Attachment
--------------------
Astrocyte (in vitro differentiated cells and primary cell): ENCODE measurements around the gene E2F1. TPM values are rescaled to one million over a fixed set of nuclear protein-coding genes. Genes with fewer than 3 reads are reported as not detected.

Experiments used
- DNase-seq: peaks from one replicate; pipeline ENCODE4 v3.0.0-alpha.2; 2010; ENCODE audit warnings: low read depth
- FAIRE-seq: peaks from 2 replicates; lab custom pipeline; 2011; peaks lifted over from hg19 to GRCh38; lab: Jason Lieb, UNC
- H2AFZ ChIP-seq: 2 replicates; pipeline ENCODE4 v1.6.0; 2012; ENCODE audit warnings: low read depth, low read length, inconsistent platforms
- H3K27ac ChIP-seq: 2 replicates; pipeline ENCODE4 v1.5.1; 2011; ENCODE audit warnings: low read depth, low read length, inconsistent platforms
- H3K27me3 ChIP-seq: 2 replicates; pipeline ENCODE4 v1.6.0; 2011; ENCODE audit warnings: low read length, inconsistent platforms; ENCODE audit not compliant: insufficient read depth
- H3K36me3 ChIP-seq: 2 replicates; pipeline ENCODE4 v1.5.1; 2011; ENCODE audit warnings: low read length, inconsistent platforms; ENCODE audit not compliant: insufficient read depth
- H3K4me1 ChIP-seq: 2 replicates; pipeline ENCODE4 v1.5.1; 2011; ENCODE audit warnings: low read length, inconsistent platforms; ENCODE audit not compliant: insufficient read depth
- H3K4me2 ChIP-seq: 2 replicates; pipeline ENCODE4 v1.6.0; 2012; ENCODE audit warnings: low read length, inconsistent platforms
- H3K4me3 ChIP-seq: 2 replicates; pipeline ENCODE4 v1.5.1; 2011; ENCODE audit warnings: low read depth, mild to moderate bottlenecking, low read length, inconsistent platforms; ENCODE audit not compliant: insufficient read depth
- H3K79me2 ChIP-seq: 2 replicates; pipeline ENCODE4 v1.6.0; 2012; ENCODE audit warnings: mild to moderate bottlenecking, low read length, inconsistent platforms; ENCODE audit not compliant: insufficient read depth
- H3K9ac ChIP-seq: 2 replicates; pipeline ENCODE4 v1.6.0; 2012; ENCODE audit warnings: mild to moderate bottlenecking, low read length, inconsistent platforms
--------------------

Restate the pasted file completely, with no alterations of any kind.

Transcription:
Astrocyte (in vitro differentiated cells and primary cell): ENCODE measurements around the gene E2F1. TPM values are rescaled to one million over a fixed set of nuclear protein-coding genes. Genes with fewer than 3 reads are reported as not detected.

Experiments used
- DNase-seq: peaks from one replicate; pipeline ENCODE4 v3.0.0-alpha.2; 2010; ENCODE audit warnings: low read depth
- FAIRE-seq: peaks from 2 replicates; lab custom pipeline; 2011; peaks lifted over from hg19 to GRCh38; lab: Jason Lieb, UNC
- H2AFZ ChIP-seq: 2 replicates; pipeline ENCODE4 v1.6.0; 2012; ENCODE audit warnings: low read depth, low read length, inconsistent platforms
- H3K27ac ChIP-seq: 2 replicates; pipeline ENCODE4 v1.5.1; 2011; ENCODE audit warnings: low read depth, low read length, inconsistent platforms
- H3K27me3 ChIP-seq: 2 replicates; pipeline ENCODE4 v1.6.0; 2011; ENCODE audit warnings: low read length, inconsistent platforms; ENCODE audit not compliant: insufficient read depth
- H3K36me3 ChIP-seq: 2 replicates; pipeline ENCODE4 v1.5.1; 2011; ENCODE audit warnings: low read length, inconsistent platforms; ENCODE audit not compliant: insufficient read depth
- H3K4me1 ChIP-seq: 2 replicates; pipeline ENCODE4 v1.5.1; 2011; ENCODE audit warnings: low read length, inconsistent platforms; ENCODE audit not compliant: insufficient read depth
- H3K4me2 ChIP-seq: 2 replicates; pipeline ENCODE4 v1.6.0; 2012; ENCODE audit warnings: low read length, inconsistent platforms
- H3K4me3 ChIP-seq: 2 replicates; pipeline ENCODE4 v1.5.1; 2011; ENCODE audit warnings: low read depth, mild to moderate bottlenecking, low read length, inconsistent platforms; ENCODE audit not compliant: insufficient read depth
- H3K79me2 ChIP-seq: 2 replicates; pipeline ENCODE4 v1.6.0; 2012; ENCODE audit warnings: mild to moderate bottlenecking, low read length, inconsistent platforms; ENCODE audit not compliant: insufficient read depth
- H3K9ac ChIP-seq: 2 replicates; pipeline ENCODE4 v1.6.0; 2012; ENCODE audit warnings: mild to moderate bottlenecking, low read length, inconsistent platforms